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HR MATTERS E-TIPS
THIS WEEK'S E-TIP: Discipline and Retaliation Claims
Published by Personnel Policy Service, Inc.
"Your Policy and Compliance Experts Since 1972"
 
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THIS WEEK'S E-TIP: Discipline and Retaliation Claims

Retaliation claims now represent almost a third of the suits filed with the
EEOC. Employees often allege retaliation when they are disciplined
after filing discrimination or other complaints. Find out what the courts
have said and how you can protect your organization.
Also, news on I-9 requirements for Hurricane Katrina victims.
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THIS WEEK'S E-TIP: Discipline and Retaliation Claims

Over the past few years, retaliation claims against employers have been
on the rise. These claims typically allege that an employer took some
adverse action against an employee because the employee exercised a
legal right, such as filing a discrimination claim. To make matters worse,
courts often rule in favor of employees in the retaliation part of their
lawsuits, even when the underlying discrimination claim is dismissed.

Unfortunately, the simple act of disciplining an employee can trigger a
retaliation claim. Employees may claim retaliation under state or federal
law whenever they believe they have been unfairly disciplined as a result
of filing a discrimination claim, reporting unlawful employment practices,
or participating in an investigation, proceeding, or hearing. So, you need
to make sure that you understand how courts treat these claims and the
steps you can take to prevent them.

* The Legal Case for Retaliation *

Federal discrimination laws prohibit retaliation against individuals who
oppose practices made unlawful by those statutes, including Title VII of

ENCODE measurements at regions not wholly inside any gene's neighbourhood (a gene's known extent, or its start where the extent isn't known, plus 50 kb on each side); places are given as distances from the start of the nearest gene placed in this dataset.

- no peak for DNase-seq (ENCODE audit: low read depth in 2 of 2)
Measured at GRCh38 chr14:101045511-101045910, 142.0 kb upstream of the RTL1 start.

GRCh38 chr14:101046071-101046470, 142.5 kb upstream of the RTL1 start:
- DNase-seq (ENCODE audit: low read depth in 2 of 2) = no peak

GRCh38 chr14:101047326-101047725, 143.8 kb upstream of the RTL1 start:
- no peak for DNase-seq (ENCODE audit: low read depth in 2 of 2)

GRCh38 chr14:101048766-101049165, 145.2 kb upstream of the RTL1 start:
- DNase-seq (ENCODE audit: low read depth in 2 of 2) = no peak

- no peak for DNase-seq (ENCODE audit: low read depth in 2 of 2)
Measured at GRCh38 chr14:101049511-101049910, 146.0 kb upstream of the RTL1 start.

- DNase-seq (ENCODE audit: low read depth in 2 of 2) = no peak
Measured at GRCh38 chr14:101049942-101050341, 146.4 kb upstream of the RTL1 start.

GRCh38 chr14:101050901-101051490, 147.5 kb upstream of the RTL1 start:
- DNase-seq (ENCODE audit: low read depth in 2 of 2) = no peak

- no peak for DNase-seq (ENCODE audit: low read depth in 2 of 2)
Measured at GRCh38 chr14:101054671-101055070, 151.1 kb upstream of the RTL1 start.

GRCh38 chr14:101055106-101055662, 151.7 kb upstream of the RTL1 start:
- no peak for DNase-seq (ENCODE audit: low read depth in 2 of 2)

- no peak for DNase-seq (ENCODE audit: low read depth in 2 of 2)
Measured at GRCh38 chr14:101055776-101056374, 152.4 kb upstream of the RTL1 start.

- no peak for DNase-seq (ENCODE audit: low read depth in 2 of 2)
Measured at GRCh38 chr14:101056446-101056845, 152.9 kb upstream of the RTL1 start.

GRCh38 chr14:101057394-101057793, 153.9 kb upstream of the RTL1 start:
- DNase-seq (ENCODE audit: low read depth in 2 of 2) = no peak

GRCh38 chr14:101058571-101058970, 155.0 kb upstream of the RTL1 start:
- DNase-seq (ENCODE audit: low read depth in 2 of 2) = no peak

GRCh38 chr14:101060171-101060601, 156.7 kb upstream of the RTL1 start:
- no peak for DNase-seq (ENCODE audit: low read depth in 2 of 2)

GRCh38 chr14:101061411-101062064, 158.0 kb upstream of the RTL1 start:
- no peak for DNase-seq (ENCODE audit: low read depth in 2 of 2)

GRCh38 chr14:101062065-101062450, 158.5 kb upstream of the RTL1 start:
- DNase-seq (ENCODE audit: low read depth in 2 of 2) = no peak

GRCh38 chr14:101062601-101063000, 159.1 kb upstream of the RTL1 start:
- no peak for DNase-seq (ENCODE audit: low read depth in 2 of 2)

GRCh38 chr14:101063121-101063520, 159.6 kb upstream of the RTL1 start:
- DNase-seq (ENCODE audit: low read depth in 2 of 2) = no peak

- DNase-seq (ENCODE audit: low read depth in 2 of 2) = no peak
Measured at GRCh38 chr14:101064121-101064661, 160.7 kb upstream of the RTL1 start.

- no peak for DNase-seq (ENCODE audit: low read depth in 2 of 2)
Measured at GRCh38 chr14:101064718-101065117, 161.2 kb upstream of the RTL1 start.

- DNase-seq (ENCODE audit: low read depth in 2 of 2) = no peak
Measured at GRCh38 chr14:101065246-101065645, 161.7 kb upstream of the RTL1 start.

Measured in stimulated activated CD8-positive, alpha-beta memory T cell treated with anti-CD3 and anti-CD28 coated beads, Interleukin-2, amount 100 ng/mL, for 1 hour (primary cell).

the Civil Rights Act, the Americans with Disabilities Act, and the Age
Discrimination in Employment Act. In addition, many other federal and
state laws also contain anti-retaliation provisions protecting employees
who report their employer for, or complain about, what they reasonably
believe to be illegal or unethical practices. Employees who engage in
protected activity under these laws are commonly referred to as
"whistleblowers."

To succeed in a retaliation claim, employees generally must establish the
following three facts: (1) that they engaged in a protected activity (such
as filing a discrimination claim or opposing discrimination); (2) that they
suffered an adverse employment action (such as unfair disciplinary
action or termination); and (3) that there is an underlying connection
between the protected activity and the adverse action.

* Retaliation Claims on the Rise *

Increasingly, employees and their attorneys are including retaliation
claims as part of their fundamental strategy in filing discrimination
complaints. According to the Equal Employment Opportunity
Commission's (EEOC) enforcement and litigation statistics, retaliation
claims against employers have increased noticeably over the past
several years. In just 12 years, retaliation claims have doubled, from
11,096 claims filed in 1992 (representing 15.3% of the EEOC's total
claims) to 22,740 in 2004 (28.6% of the total).

What is behind this increase? The most likely explanation is the fact that
employees and their attorneys are now regularly tacking on retaliation
claims as part of their strategy to raise the legal stakes for employers.
In addition, they have learned that they can often win the retaliation
claims even if they lose the underlying discrimination claims.

For example, in Passantino v. Johnson & Johnson Consumer Products,
Inc., 212 F.3d 493 (9th Cir. 2000), the Ninth Circuit upheld a lower
court's $3.1 million verdict for retaliation. The lower court had
determined that although the employer did not discriminate against the
employee initially, it had retaliated after she filed a complaint with
the EEOC.

Similarly, in Shellenberger v. Summit Bancorp, Inc., 318 F.3d 183 (3rd
Cir. 2003), the Third Circuit determined that a customer service
representative, who could not prove that she had a covered disability
under the ADA, could still proceed with her retaliation claim. She had
been fired after she sought accommodations and filed an EEOC charge.

* Discipline Fuels Retaliation Claims *

Retaliation claims often crop up when an employee is subjected to some